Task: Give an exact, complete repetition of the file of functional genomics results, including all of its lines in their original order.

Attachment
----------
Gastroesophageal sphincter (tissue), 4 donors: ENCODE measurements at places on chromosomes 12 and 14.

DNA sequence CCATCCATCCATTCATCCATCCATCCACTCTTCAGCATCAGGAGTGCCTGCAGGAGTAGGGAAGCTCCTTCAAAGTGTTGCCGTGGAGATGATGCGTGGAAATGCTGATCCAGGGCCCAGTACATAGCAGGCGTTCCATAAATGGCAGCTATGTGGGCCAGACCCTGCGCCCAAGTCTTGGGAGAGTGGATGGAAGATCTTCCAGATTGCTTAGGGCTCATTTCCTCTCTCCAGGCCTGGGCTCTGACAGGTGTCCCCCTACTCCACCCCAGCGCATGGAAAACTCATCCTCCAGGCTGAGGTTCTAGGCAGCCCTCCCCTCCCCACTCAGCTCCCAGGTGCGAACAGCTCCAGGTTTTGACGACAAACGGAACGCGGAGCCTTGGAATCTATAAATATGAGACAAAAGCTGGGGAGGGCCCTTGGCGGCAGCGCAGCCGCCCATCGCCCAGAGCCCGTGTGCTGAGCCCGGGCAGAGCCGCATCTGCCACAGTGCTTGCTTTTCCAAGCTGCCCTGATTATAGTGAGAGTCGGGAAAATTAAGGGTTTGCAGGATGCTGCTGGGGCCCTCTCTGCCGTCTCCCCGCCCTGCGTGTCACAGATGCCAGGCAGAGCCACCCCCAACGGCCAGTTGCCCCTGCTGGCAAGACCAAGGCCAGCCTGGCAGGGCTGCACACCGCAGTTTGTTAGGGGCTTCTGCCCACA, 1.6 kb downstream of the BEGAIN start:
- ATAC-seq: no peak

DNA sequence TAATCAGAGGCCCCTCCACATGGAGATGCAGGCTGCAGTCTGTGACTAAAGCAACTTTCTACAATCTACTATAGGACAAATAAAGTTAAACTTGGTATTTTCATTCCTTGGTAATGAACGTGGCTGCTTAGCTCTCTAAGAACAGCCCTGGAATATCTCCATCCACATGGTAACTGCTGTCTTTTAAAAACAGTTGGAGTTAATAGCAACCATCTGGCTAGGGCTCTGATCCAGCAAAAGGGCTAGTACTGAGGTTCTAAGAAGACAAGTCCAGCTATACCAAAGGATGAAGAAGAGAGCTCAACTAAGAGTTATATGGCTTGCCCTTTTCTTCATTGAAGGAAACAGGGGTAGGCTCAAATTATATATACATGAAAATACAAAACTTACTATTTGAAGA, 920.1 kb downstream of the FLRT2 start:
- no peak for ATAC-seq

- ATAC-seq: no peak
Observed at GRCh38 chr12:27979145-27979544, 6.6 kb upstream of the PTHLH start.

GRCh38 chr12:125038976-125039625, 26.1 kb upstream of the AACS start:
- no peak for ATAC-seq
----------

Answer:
Gastroesophageal sphincter (tissue), 4 donors: ENCODE measurements at places on chromosomes 12 and 14.

DNA sequence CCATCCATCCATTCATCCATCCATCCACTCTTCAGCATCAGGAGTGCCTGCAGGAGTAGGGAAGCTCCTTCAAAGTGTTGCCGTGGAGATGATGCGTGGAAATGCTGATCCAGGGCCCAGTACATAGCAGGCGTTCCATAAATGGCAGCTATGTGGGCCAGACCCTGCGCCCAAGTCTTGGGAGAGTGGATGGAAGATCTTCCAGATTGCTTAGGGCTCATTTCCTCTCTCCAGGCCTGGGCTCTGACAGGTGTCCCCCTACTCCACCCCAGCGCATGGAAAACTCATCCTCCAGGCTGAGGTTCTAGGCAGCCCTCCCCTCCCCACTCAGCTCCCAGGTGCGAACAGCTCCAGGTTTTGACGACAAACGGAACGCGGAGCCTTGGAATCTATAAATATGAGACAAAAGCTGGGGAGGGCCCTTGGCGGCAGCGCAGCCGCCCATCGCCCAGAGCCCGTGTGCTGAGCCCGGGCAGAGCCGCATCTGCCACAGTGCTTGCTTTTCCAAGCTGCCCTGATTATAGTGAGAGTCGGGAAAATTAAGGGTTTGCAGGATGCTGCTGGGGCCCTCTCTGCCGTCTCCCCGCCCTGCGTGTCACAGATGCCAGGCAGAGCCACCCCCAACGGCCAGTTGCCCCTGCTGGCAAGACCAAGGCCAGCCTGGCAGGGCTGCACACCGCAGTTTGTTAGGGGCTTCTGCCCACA, 1.6 kb downstream of the BEGAIN start:
- ATAC-seq: no peak

DNA sequence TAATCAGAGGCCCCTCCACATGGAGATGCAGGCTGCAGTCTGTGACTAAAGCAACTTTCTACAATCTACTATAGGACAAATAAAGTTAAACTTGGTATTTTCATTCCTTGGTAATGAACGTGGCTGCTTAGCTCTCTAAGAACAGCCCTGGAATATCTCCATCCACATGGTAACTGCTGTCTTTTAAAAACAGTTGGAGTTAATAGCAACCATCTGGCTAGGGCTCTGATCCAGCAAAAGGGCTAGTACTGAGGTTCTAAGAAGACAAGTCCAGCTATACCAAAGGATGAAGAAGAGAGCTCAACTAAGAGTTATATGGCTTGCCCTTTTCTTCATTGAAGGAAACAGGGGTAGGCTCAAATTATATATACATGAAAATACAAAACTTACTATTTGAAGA, 920.1 kb downstream of the FLRT2 start:
- no peak for ATAC-seq

- ATAC-seq: no peak
Observed at GRCh38 chr12:27979145-27979544, 6.6 kb upstream of the PTHLH start.

GRCh38 chr12:125038976-125039625, 26.1 kb upstream of the AACS start:
- no peak for ATAC-seq